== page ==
Department of Art and Art History Lecture or Talk

International lectures by Linda Dalrymple Henderson

Mon. August 10, 2015

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On June 26, 2015 Linda Dalrymple Henderson presented a talk entitled "Invisible Dimensions of 29th Century Art" at the Museo Thyssen-Bornemisza in Madrid, Spain.

On August 13, 2015 Henderson will present a lecture entitled "Illuminating Energy in Early 20th Century Art" at the Energies in the Arts conference in Australia.

Richard Shiff lectures nationally throughout September

Thu. August 6, 2015

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Richard Shiff will lecture nationally during the month of September. Join him on September 3, 2015 for a lecture on Richard Tuttle at Pulitzer Arts in St. Louis, Missouri. September 13, 2015 Shiff will be in conversation with artist Jack Whitten at the Walker Art Center in Minneapolis, Minnesota. On September 24, 2015 Shiff will speak at The Phillips Collection in Washington DC about German art from the 1960s to present.

Eddie Chambers in conversation with Morgan Quaintance at Ikon Gallery

Wed. July 29, 2015

white overlapping hexagon and cube forms on green background

Eddie Chambers and Morgan Quaintance will be in conversation at Ikon Gallery (Birmingham, United Kingdom) on July 30, 2015.

Students showcase products, art, and arguments during Research Week

Thu. April 30, 2015

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The 2015 Longhorn Research Bazaar took place on April 22 in the Texas Union Ballroom.

From community-based social design to art exhibitions, symposia, and ethics in art education, department undergraduate students demonstrate the importance of research in Art Education, Art History, Design, and Studio Art.

Students presented projects and artwork during Research Week alongside colleagues across campus. Events included an exhibition of visual art for the duration of the week, presentations at the Longhorn Research Bazaar, and the Undergraduate Art History Research Symposium.

Third year Design students Alexandra Mann and Cassidy Reynolds presented sparkbuddy, a website that enables children to set health goals and connect with other children with similar goals.

“We probably spent around 75% of the semester researching and 25% of the semester formally designing,” described Alexandra Mann. “Good design is well informed within the context of each project. Its not possible to go through the full design process without gaining an in depth understanding of the ‘who, what, where, when, and how’ of your project.”

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Students present projects at the Longhorn Research Bazaar. From left to right: Jacky Cardenas, Natalie Gomez, and Chelsea Chang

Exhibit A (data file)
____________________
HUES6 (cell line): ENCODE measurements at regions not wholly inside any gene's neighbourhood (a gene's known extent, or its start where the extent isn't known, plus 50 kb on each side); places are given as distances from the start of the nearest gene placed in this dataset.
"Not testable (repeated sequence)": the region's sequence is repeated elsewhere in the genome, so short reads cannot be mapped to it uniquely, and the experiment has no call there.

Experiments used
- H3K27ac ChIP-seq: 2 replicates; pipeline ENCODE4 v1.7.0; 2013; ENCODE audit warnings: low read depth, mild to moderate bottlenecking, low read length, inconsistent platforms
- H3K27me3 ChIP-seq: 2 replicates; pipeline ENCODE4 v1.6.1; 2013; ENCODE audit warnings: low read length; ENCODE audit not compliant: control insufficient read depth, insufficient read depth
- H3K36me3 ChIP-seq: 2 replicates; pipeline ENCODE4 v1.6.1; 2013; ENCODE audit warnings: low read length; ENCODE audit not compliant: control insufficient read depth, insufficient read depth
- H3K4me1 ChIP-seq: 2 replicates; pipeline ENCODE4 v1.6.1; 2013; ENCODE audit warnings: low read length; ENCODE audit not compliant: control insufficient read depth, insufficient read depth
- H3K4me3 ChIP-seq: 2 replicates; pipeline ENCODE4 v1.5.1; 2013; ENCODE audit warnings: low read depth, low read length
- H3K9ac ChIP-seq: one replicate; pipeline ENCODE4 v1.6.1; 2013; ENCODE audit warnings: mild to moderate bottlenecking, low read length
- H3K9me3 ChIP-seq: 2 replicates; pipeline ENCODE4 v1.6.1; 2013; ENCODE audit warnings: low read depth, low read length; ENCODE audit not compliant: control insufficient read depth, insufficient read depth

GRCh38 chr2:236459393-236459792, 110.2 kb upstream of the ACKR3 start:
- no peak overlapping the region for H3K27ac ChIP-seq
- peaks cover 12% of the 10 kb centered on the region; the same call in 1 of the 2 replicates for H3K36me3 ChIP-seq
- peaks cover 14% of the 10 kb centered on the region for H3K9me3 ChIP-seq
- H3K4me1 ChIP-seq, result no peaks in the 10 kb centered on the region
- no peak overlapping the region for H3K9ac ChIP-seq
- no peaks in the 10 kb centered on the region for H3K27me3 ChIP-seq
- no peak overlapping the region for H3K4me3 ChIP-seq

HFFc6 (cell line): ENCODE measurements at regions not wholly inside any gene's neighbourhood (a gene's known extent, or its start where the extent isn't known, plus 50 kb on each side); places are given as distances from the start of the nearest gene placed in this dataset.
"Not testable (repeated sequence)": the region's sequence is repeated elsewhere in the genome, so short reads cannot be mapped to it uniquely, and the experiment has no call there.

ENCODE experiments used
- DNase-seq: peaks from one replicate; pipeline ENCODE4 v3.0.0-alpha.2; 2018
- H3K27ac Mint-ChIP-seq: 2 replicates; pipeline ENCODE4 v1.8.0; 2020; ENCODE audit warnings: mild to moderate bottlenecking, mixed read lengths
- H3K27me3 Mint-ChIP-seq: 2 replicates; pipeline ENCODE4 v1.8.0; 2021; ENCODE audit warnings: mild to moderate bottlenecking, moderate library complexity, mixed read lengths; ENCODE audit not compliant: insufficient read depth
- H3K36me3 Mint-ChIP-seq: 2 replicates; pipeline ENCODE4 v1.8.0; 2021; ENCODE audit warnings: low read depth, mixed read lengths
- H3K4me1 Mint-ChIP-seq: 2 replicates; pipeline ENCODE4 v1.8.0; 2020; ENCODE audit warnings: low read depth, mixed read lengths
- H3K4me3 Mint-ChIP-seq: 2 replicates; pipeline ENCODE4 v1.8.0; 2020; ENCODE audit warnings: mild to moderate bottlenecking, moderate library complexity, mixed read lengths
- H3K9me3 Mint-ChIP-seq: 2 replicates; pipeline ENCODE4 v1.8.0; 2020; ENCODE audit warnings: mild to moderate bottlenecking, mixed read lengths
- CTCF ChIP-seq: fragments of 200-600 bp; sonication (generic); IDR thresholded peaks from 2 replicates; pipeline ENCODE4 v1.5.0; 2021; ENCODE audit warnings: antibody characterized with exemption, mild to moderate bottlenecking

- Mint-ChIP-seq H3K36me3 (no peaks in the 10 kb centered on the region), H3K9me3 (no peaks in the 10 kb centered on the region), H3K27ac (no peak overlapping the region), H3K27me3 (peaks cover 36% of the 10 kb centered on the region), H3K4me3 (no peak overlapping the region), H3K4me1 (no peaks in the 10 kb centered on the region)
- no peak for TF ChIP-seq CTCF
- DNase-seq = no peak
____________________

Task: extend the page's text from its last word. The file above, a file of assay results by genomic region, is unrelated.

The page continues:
Natalie Gomez, Visual Art Studies undergraduate, presented a group research project entitled, Speak up! Should artistic expression in art education receive the same degree of legal protection as other types of freedom of expression?

When asked about the impetus for the research topic, Natalie Gomez explained, “It was an issue that we felt would be extremely beneficial to us and our peers as artists and future art educators.”

On Friday, April 24, seven Art History seniors presented their honors theses papers at the third annual Undergraduate Art History Research Symposium. The event celebrated the end of an intense semester spent writing a thesis paper alongside the students’ normal coursework. Art History senior Tracey Borders presented a paper entitled, Urbi et Orbi: Politics and Patronage in the Papacy of Boniface VIII.

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Tracey Borders presents in front of full room.

“This process has helped me grow as an art historian and as a person,” said Tracey Borders. “It has been one of the most challenging experiences but entirely worth it. I hope to get involved in government after graduation, and the tools I have acquired through the research and writing of my thesis will be extremely useful for the career path I hope to pursue in Texas politics.”

The university’s Office of Undergraduate Research organizes Research Week every year with the School of Undergraduate Studies and the Senate of College Councils. Each year, Department of Art and Art History students participate in this university event and proudly present work resulting from hours spent in the studio, library, and in the community.

“There is no ‘education’ without research,” Natalie Gomez remarked. “Research is essentially a thorough inquiry and that skill is required of all students entering any profession.”

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